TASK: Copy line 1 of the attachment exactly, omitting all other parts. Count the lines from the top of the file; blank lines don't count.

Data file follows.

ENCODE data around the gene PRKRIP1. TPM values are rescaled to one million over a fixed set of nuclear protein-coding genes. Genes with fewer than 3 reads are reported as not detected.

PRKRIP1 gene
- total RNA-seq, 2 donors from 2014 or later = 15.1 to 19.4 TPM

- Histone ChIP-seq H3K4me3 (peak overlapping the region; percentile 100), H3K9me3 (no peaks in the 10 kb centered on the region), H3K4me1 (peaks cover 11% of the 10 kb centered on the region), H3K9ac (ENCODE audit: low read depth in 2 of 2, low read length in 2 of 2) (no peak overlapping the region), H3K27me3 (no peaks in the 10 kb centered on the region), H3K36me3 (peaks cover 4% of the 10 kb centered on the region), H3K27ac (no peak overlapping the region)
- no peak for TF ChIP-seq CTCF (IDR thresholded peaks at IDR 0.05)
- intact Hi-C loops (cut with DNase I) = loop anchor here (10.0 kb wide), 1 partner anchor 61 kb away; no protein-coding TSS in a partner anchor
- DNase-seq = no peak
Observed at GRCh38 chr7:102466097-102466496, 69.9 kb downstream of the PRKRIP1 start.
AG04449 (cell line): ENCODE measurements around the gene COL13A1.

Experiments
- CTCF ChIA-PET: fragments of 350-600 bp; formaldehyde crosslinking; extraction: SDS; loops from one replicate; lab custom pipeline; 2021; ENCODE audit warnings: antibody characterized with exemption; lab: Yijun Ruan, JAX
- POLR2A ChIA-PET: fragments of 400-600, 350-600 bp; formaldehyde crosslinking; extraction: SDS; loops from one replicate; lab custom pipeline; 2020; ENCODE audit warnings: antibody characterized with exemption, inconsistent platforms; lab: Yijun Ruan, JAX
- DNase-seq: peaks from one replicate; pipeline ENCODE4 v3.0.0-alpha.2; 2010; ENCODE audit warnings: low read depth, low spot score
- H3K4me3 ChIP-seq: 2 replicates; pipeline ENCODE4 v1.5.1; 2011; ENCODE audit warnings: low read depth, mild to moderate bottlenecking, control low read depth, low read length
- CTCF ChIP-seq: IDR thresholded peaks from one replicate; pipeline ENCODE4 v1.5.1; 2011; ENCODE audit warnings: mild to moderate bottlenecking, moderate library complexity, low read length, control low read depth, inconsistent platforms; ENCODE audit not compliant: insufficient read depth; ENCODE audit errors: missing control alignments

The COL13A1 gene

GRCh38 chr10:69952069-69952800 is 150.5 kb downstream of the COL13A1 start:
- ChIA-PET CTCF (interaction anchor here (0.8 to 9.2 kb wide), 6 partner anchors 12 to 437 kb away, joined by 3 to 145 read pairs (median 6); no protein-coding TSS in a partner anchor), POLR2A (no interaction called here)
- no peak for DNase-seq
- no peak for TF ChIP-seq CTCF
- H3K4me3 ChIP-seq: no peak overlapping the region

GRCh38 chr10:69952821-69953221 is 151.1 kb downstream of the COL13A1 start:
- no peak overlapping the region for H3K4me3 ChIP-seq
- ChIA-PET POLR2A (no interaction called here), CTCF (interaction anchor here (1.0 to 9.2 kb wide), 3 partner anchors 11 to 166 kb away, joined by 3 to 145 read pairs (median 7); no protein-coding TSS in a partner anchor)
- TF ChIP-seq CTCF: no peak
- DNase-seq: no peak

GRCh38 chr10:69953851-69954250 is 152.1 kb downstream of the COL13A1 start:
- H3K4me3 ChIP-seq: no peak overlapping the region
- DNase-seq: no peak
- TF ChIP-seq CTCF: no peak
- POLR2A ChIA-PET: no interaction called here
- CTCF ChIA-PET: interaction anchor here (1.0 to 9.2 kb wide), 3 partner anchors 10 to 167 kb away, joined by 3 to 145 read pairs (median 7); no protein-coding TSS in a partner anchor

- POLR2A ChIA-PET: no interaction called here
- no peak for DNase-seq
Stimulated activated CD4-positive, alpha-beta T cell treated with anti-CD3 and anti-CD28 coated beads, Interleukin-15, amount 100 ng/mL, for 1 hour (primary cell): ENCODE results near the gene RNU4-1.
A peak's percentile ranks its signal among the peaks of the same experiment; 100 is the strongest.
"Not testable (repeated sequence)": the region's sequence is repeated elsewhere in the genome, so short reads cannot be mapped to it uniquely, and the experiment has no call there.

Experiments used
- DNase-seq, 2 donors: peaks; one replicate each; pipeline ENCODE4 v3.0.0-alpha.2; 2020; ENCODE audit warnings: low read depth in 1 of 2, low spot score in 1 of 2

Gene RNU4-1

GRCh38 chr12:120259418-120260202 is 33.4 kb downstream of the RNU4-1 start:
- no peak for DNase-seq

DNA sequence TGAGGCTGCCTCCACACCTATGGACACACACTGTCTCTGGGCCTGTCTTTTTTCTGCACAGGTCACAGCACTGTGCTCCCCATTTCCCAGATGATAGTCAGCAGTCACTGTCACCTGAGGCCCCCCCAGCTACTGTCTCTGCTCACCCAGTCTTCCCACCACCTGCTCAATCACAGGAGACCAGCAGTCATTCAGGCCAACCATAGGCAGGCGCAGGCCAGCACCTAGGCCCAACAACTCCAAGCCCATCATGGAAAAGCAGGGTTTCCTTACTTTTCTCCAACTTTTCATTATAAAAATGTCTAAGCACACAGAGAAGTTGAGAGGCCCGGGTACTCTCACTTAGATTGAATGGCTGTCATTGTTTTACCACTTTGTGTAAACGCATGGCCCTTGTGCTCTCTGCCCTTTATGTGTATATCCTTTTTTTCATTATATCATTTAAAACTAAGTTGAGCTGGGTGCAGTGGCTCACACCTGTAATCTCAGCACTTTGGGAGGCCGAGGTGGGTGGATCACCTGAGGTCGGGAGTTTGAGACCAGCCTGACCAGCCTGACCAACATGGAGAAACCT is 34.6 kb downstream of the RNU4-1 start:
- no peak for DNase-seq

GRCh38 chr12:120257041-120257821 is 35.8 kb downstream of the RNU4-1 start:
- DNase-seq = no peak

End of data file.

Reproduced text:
ENCODE data around the gene PRKRIP1. TPM values are rescaled to one million over a fixed set of nuclear protein-coding genes. Genes with fewer than 3 reads are reported as not detected.